• By Lt. Tim McMillan

We Need To Chill The F$#% Out

On Sunday, July 2, 2017, at 2:00 am, David Desper, 28, turned himself to the police for fatally shooting 18-year-old Bianca Nikol Roberson, that previous Wednesday, in West Goshen, Pennsylvania, a suburb of Philadelphia. The prosecutor in the case said that Desper shot Bianca in the head and killed her because he, “didn’t want her to merge into a lane of traffic.” When Bianca was killed she was driving back from a shopping trip to buy clothes for college. The recent high school graduate Bianca, had planned to attend Jacksonville University in the fall. “We were all excited for her. She was excited. We were just happy for her,” Bianca’s father, Rodney Roberson, told reporters as he fought back tears.

Ultimately, I guess, I was glad to hear that the suspect who murdered this beautiful 18-year-old girl, had surrendered himself to the police. Well... as glad as one could possibly be, whenever an 18-year-old, girl, getting ready to start out her life, loses her life; simply because a man didn't want to let her merge into traffic.

I guess, honestly the only sense of gladness I could possibly have is for Bianca's family. They've suffered an unspeakable loss and they deserve to see justice for the person that murdered their daughter.

Bianca’s family deserves to know that the person who could so coldly have taken their baby girl's life, isn't out, freely enjoying the world... The world their daughter will never get to see. I truly pray that Bianca's memory will come to be a blessing for her family and friends and that they may find some semblance of sense in such a senseless crime.

Ultimately, I am truly saddened for Bianca Nikol Roberson's family, friends, and loved ones. However, additionally, I am saddened for a whole lot of us right now.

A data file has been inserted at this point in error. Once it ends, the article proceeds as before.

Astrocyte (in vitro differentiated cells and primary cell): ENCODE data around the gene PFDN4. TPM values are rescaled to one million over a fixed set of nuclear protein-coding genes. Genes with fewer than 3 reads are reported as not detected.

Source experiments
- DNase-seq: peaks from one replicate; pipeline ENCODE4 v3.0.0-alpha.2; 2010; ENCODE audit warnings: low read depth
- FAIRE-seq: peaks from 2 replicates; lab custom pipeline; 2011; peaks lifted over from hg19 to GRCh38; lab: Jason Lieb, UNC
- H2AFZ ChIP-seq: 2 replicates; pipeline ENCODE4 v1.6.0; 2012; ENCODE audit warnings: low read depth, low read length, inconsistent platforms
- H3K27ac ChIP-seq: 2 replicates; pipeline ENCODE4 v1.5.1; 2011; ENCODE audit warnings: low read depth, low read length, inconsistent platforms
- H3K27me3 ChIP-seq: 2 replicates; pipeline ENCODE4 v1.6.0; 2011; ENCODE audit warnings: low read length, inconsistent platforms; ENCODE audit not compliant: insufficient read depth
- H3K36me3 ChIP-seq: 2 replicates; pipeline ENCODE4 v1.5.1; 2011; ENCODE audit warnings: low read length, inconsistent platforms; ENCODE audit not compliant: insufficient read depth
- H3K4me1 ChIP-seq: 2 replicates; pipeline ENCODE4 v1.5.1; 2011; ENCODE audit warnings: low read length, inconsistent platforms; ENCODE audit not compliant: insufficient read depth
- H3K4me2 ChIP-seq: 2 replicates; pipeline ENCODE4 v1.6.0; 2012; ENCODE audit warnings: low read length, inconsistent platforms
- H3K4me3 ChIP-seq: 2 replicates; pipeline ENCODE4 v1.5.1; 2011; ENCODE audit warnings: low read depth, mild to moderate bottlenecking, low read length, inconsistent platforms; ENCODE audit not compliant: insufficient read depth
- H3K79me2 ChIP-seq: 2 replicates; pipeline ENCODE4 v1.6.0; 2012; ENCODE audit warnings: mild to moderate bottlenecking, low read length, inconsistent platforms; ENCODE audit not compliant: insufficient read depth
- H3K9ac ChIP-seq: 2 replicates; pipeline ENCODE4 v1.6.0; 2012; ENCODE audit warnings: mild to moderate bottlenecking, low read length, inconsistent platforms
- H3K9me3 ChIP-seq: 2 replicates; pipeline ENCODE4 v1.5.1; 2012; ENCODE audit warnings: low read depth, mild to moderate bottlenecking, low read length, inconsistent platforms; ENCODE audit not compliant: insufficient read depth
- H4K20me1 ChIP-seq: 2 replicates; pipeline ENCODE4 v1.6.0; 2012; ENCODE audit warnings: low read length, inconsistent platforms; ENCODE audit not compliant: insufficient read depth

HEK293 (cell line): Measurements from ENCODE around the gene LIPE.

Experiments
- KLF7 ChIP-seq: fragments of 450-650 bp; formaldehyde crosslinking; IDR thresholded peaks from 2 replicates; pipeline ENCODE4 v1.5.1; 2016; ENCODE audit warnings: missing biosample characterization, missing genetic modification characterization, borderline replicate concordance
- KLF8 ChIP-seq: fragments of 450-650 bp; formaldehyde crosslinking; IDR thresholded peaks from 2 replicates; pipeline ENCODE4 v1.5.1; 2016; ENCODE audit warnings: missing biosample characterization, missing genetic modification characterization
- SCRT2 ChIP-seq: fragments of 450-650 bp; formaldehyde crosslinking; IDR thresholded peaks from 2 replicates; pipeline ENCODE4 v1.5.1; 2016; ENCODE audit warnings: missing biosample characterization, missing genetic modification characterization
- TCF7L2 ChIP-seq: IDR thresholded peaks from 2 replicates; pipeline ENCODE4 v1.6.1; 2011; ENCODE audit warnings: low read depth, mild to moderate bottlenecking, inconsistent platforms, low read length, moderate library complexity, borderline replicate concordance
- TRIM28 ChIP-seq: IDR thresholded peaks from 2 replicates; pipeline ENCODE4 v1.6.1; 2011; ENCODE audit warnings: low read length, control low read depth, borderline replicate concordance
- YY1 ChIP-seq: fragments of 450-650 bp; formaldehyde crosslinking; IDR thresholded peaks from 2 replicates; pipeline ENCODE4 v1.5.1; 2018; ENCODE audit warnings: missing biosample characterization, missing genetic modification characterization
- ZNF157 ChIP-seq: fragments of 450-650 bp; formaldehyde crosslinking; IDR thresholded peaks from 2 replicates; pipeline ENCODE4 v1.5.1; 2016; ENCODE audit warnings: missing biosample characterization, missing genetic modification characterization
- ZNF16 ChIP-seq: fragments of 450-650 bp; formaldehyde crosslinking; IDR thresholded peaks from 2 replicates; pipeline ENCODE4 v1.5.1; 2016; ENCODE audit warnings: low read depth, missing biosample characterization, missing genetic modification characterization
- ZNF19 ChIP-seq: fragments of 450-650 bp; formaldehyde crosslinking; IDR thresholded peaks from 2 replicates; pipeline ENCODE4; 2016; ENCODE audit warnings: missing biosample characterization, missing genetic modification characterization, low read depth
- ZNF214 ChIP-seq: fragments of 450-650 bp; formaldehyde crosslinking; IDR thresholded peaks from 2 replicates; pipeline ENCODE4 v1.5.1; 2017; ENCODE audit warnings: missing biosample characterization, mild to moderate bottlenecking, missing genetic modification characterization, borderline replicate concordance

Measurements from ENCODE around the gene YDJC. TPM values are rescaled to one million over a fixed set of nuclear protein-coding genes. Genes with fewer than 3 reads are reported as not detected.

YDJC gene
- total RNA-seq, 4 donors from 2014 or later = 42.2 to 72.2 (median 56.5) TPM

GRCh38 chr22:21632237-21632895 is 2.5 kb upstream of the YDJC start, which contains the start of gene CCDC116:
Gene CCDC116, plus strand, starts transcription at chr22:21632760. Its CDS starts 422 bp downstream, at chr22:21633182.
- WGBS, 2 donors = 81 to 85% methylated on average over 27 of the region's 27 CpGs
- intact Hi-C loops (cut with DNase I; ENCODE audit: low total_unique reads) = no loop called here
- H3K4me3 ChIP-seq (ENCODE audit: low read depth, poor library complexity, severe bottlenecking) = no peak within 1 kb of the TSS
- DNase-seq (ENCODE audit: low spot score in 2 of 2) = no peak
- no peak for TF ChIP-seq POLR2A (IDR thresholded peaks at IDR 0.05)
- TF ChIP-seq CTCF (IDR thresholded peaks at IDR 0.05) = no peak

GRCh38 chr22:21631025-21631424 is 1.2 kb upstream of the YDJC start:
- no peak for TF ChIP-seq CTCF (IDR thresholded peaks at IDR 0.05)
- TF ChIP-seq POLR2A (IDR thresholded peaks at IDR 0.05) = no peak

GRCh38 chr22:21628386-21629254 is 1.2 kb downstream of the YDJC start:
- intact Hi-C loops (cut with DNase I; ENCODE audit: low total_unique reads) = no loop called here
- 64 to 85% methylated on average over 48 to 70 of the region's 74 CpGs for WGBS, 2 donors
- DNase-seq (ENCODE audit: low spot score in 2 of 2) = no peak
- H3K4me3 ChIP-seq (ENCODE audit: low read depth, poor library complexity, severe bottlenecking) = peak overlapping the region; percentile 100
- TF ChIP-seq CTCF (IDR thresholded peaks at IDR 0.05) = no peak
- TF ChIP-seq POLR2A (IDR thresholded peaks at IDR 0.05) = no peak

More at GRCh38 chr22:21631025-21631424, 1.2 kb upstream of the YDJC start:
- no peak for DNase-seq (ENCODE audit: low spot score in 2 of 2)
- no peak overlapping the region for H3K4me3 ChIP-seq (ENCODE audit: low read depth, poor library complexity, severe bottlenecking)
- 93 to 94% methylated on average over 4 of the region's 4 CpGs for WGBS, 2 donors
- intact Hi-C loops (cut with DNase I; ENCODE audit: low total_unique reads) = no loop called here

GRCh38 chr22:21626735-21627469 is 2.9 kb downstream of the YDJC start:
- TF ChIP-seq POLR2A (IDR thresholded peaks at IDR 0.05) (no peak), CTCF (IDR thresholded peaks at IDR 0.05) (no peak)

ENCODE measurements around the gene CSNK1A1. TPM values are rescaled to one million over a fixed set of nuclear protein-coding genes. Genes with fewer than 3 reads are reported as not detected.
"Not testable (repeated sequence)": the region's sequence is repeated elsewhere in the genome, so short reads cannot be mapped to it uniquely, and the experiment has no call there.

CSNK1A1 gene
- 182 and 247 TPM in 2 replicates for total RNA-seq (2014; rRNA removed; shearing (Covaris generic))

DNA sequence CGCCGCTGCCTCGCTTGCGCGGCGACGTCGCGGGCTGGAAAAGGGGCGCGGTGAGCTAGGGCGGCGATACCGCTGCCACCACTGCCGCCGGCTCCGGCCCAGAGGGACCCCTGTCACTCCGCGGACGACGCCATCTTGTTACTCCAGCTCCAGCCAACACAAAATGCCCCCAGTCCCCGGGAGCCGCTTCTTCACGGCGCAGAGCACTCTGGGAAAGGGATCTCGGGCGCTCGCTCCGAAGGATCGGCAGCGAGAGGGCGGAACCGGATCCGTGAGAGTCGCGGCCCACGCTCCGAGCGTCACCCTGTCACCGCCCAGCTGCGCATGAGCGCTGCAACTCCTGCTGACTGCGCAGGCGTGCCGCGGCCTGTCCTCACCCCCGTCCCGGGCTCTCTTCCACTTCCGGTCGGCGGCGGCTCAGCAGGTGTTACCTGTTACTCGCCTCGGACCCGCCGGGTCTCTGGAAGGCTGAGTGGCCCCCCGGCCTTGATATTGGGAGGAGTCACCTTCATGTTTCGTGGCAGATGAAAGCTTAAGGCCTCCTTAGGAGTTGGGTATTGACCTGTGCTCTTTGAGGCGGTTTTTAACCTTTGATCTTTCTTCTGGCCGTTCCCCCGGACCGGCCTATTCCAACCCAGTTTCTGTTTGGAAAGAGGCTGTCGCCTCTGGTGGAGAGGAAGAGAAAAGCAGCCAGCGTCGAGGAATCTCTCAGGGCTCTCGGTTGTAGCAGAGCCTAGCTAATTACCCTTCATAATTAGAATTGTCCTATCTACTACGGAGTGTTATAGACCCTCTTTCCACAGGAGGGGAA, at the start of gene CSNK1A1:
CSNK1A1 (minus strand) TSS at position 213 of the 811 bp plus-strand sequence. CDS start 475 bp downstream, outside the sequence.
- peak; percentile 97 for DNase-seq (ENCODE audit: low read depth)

The District Attorney said that Bianca was, “merging safely into a lane. This defendant wasn’t happy with the way it was going so he pulled out a gun and killed this young woman.”

It's almost unimaginable, that such a mundane act could provoke one to take someone's life. However, what's even sadder to consider, is that might not just be this one man. Rather indeed there is a lot more people in our country who are poisoned with the toxicity of negativity.

So poisoned that they would suddenly erupt with enough rage that they could kill another human being, over something so inconsequential as merging into traffic. Truthfully, I have a hard time believing that a man could live 28-years of their life, with no recorded of cold-blooded violence, and then suddenly the act of a car merging in traffic, not to their satisfaction, could provoke them into a willingness to take human life.

Now, don’t get me wrong, what Desper did when he pulled out his Smith and Wesson .40 handgun and fired it at the head of Bianca Roberson, was a calculated and quintessentially evil act. It was a wicked act, that could only be committed by a person that, at least in that moment, lacked any appreciation or regard for human life. Essentially, Desper’s actions lack the discernment of conscious regard or remorse for the emotions of others. However, they are not inherently the actions of a psychopath. At least not a psychopath that is a result of biological origin. However, Desper may very well be a psychopath of sociological origin, and that’s what concerns me the most.